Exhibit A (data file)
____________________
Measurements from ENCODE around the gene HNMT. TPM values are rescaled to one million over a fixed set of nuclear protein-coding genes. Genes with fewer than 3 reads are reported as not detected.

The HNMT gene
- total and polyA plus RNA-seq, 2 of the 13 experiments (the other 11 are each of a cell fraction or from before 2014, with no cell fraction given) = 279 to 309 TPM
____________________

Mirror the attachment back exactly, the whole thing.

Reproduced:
Measurements from ENCODE around the gene HNMT. TPM values are rescaled to one million over a fixed set of nuclear protein-coding genes. Genes with fewer than 3 reads are reported as not detected.

The HNMT gene
- total and polyA plus RNA-seq, 2 of the 13 experiments (the other 11 are each of a cell fraction or from before 2014, with no cell fraction given) = 279 to 309 TPM